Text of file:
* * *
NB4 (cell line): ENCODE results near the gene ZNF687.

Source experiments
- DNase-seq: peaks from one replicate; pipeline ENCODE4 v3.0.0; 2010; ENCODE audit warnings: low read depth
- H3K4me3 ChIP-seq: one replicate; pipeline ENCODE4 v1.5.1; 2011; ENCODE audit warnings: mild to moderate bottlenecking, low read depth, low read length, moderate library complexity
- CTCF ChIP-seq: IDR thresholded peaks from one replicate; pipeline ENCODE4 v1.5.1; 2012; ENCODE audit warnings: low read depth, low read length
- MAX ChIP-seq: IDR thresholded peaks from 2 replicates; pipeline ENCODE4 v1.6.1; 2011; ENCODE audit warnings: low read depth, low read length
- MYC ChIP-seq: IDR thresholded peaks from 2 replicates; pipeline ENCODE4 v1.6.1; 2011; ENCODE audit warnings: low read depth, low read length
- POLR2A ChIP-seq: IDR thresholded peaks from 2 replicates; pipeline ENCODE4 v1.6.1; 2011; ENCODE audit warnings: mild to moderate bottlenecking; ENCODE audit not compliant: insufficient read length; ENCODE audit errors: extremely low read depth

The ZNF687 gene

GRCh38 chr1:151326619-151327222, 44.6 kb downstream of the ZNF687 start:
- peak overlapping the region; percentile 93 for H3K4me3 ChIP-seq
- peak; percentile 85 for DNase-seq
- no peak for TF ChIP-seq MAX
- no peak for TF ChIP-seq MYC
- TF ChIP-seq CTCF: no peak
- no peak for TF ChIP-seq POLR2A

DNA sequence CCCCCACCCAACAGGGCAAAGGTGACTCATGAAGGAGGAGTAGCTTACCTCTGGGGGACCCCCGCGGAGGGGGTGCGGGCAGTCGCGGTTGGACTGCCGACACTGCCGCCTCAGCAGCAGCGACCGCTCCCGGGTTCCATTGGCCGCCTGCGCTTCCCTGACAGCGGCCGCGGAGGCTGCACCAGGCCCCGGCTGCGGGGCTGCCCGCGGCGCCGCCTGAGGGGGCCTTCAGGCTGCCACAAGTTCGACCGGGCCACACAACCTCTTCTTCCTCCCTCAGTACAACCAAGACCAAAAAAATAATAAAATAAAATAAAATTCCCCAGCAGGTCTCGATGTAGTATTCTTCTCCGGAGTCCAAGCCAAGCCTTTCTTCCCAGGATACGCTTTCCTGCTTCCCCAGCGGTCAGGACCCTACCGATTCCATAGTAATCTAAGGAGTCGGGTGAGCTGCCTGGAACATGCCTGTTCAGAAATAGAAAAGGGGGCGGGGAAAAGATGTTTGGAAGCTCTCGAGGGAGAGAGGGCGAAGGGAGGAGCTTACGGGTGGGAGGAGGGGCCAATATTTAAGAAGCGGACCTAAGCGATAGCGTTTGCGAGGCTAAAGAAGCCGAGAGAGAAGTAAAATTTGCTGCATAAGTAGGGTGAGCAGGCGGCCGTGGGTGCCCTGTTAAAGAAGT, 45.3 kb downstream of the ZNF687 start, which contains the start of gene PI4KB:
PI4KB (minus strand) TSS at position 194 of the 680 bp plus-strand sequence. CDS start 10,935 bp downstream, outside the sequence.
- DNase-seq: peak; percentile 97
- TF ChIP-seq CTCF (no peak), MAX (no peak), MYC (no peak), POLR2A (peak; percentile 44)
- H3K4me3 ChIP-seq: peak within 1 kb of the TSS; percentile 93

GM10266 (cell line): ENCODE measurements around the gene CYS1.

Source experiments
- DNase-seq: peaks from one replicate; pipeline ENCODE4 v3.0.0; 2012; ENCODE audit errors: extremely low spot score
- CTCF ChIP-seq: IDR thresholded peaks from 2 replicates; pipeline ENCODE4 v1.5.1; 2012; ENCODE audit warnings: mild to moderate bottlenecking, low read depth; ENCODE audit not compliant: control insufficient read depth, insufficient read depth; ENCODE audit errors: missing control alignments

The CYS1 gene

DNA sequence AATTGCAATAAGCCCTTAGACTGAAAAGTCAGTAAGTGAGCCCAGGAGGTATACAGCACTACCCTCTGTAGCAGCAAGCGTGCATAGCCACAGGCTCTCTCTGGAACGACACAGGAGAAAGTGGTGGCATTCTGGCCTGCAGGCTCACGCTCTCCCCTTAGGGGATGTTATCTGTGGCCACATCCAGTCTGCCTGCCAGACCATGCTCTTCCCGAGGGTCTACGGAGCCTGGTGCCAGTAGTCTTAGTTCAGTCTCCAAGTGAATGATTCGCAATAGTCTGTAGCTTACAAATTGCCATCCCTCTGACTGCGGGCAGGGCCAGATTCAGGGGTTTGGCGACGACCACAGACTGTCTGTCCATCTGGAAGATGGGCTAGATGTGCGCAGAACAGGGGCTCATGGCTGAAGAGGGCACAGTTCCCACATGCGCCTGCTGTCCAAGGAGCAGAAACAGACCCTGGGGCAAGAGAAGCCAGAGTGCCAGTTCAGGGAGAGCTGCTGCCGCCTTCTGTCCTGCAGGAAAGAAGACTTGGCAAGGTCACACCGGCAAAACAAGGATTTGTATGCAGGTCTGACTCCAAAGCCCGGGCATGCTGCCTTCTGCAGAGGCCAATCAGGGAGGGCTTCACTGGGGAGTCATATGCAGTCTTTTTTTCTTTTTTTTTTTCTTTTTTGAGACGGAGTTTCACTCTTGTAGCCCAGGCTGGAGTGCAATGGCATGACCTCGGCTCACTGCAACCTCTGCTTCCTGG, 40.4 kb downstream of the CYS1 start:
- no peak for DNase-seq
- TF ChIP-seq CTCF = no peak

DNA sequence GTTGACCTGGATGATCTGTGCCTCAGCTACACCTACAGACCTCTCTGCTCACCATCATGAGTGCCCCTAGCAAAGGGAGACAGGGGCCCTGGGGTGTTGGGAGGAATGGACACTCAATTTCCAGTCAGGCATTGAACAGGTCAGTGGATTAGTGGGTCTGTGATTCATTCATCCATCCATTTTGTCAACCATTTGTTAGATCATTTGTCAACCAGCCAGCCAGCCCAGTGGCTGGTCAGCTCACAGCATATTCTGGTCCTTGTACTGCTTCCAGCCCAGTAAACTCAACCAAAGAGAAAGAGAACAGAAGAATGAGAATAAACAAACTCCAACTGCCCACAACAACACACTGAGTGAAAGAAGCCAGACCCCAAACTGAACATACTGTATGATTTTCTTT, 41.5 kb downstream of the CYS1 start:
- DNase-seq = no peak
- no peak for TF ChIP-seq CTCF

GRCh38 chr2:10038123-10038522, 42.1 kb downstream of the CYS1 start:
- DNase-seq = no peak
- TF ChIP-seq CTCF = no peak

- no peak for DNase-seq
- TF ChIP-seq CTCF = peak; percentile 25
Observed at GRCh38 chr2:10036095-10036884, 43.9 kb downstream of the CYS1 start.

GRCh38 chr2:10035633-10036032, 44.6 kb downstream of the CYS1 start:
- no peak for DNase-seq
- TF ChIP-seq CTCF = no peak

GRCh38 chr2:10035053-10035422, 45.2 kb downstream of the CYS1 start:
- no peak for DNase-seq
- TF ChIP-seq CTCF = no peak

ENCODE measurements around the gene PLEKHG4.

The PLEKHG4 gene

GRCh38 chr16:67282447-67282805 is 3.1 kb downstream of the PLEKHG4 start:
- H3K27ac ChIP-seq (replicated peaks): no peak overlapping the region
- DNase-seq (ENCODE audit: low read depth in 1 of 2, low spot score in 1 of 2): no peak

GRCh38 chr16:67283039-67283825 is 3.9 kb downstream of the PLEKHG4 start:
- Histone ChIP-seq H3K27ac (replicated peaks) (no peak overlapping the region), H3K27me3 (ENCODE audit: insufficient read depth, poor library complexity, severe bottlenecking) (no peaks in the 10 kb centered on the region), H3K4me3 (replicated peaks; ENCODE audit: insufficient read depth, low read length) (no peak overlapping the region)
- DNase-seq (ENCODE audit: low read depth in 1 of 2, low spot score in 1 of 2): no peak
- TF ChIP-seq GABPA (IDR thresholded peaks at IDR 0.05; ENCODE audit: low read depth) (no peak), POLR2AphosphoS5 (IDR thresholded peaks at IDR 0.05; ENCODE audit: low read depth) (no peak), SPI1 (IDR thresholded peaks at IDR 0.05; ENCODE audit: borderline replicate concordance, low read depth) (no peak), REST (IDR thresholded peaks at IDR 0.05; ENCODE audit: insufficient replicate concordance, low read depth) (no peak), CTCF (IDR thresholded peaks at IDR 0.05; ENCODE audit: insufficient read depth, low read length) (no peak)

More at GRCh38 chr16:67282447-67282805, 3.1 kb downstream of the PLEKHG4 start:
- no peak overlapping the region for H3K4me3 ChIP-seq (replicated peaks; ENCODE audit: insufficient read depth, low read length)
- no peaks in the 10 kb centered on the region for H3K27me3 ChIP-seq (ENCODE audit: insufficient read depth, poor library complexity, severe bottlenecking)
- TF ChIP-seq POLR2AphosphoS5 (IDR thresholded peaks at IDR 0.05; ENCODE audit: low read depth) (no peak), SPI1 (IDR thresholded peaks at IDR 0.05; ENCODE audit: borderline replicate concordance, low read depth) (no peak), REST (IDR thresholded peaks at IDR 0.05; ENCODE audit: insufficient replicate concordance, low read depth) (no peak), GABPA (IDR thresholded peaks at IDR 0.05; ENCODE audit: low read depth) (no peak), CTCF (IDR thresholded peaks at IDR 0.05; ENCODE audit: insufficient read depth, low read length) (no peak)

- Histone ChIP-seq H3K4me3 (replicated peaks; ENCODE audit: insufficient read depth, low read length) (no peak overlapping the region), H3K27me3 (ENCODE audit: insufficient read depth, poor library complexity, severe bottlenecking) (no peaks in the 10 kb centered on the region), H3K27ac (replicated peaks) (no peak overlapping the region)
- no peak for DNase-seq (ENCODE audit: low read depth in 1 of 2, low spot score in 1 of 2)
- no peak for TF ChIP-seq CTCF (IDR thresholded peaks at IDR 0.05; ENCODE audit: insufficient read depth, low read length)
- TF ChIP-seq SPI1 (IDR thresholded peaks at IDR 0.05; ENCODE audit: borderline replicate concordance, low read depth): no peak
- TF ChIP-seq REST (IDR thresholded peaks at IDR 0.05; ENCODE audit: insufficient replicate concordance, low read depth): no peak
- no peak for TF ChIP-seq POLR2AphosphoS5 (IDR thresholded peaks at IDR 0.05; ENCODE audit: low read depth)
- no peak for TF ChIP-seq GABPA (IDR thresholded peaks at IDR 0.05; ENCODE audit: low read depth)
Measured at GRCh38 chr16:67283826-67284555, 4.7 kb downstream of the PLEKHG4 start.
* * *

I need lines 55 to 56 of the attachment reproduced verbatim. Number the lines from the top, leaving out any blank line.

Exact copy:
- no peak overlapping the region for H3K4me3 ChIP-seq (replicated peaks; ENCODE audit: insufficient read depth, low read length)
- no peaks in the 10 kb centered on the region for H3K27me3 ChIP-seq (ENCODE audit: insufficient read depth, poor library complexity, severe bottlenecking)